Here are some of the things I learned about Paris by the Book before even opening it.
That it is a mystery.
That it is a book that booklovers, readers, writers, and bookstore owners (especially small, independent bookstore owners) would like.
That it is a book that people who love Paris would like.
All of these things are true, and were interesting enough to make me want to read this book.
And yet what really piqued my interest were these words in a note from Liam Callanan, the author of the book, which was included with my review copy.
My novel is about dreams. Paris dreams, life dreams, family dreams, and what happens when those dreams conflict with reality….What role do dreams play in a marriage? What if they change? And what if someone—a spouse—or somewhere—a city—you thought you knew well turns out to be utterly different?
At the center of the story are the very likeable Leah and her daughters Ellie and Daphne, but they are surrounded with a collection of equally sympathetic characters, some of them also quite amusing. A chance discovery of the plane tickets Robert, Leah’s husband and father of the girls, has purchased for the family before his mysterious disappearance brings Leah and the girls to Paris, a place Leah has dreamed of being all her life. In Paris, another chance event causes her to decide to stay in Paris, where she and her daughters go about reconstructing their lives, which have been grievously disrupted and derailed by Robert’s absence.
Partly because it is a mystery, and partly because it is a rather complicated, multilayered story, it would be both difficult and not a good idea to tell too much more of the plot. Suffice it to say that the mystery part of it is compelling enough that at a certain point I was simply unable to contain my curiosity any longer and so I—usually a fairly law-abiding reader who doesn’t go around breaking certain unwritten rules—DID PEEK! (My curiosity was not satisfied with that one quick peek, I had to just go back and keep reading the way you’re supposed to: the answer to the mystery I was seeking to find was not be revealed so easily.)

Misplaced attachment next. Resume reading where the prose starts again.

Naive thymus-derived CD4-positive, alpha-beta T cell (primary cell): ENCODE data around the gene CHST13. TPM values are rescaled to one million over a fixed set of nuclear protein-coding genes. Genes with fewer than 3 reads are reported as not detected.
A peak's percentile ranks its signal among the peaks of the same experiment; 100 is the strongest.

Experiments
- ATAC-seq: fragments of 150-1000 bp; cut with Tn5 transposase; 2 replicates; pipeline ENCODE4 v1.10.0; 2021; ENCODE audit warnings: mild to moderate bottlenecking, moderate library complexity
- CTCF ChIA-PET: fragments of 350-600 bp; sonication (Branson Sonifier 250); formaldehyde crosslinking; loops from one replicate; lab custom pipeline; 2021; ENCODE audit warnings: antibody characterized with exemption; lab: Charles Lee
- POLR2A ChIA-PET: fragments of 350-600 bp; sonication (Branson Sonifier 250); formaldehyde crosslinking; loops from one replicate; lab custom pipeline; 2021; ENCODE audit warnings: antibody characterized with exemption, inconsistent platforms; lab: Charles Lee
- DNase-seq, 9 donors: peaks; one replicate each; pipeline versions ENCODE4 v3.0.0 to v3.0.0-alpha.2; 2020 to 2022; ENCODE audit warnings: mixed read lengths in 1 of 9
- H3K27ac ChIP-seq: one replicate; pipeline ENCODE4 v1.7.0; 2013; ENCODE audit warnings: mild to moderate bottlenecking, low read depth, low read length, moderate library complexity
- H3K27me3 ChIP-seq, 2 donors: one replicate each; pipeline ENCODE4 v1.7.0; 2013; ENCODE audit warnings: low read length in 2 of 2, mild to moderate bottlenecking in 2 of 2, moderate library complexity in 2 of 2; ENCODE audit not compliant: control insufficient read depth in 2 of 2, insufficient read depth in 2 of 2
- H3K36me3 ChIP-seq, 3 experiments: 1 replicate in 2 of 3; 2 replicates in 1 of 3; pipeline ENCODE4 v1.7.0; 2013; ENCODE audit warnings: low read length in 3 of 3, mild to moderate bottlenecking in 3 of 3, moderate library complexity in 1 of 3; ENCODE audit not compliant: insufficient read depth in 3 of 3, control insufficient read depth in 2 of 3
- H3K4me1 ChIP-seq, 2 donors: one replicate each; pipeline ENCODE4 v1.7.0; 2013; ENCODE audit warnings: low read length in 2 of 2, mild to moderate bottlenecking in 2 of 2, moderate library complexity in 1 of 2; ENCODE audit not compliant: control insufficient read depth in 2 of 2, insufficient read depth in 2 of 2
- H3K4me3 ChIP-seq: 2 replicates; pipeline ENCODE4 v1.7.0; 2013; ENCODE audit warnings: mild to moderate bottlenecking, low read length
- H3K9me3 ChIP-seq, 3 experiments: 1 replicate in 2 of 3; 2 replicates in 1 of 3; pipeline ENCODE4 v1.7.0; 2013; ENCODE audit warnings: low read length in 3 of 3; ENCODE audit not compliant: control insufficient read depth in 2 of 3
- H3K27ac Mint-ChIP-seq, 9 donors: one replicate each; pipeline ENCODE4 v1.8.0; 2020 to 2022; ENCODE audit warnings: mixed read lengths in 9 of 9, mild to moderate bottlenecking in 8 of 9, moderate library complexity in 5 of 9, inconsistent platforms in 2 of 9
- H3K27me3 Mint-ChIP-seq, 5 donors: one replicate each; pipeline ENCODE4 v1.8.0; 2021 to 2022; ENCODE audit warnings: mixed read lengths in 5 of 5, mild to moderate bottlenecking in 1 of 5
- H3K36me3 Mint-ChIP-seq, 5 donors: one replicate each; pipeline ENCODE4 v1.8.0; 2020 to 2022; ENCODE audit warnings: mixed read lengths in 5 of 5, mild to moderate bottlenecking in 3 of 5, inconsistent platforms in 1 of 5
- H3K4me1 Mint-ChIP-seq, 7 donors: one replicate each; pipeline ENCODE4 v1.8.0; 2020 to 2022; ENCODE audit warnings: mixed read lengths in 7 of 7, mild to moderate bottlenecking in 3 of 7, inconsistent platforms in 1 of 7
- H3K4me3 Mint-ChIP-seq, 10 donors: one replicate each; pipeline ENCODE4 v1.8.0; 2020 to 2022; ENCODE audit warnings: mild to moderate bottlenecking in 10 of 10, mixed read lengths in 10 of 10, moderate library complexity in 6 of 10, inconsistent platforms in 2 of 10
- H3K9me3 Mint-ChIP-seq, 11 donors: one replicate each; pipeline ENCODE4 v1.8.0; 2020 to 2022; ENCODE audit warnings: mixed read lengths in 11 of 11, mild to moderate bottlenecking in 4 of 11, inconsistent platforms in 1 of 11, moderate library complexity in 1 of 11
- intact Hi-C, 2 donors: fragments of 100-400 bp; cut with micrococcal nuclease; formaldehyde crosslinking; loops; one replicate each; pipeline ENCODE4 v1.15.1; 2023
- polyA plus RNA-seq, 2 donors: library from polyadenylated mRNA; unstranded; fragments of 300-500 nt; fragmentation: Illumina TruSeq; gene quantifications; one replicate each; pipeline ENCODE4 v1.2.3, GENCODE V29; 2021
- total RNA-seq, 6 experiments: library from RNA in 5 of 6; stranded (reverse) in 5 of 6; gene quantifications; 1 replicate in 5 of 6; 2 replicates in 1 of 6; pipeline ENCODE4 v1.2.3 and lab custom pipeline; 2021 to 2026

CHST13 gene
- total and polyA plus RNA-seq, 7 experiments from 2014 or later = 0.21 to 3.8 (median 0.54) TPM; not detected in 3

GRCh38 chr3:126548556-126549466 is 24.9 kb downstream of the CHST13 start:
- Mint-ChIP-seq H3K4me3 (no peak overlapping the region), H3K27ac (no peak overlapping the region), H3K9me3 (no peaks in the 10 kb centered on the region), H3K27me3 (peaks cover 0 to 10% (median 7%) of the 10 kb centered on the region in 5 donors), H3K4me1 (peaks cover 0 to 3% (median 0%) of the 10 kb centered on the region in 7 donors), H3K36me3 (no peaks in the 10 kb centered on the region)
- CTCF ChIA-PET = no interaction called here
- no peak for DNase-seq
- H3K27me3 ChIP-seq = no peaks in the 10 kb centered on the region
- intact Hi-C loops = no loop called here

But I would like to mention that in addition to the very satisfying suspensefulness of the story, there are two other aspects I particularly enjoyed. One is that there are a number of deft allusions to or illustrations of what it is like to be an American in Paris, and/or how Paris and Parisians tend to appear to Americans. How Callanan managed to achieve this feat without having actually lived in Paris is also a bit mysterious, though he has included some clues as to how he did it in his acknowledgements. In any case, this aspect of the book is very well done, and will bring smiles of recognition to American expatriates living in Paris.
But also: this book offers incredibly sensitive insight into the emotional anguish that even very good parents are subject to when they know they could have been better ones. I would say that one of the themes of the book is parenting—good parenting, bad parenting, and all the wide range that falls between these two poles.
So I would add to the list of those who will enjoy this book, parents. There is wisdom to be had in knowing that parental missteps and failings, though painful, need not be definitive. Children, thank God, are both resilient and (eventually) forgiving. Among many other things this wise, wonderful story offers its readers is this comforting knowledge.
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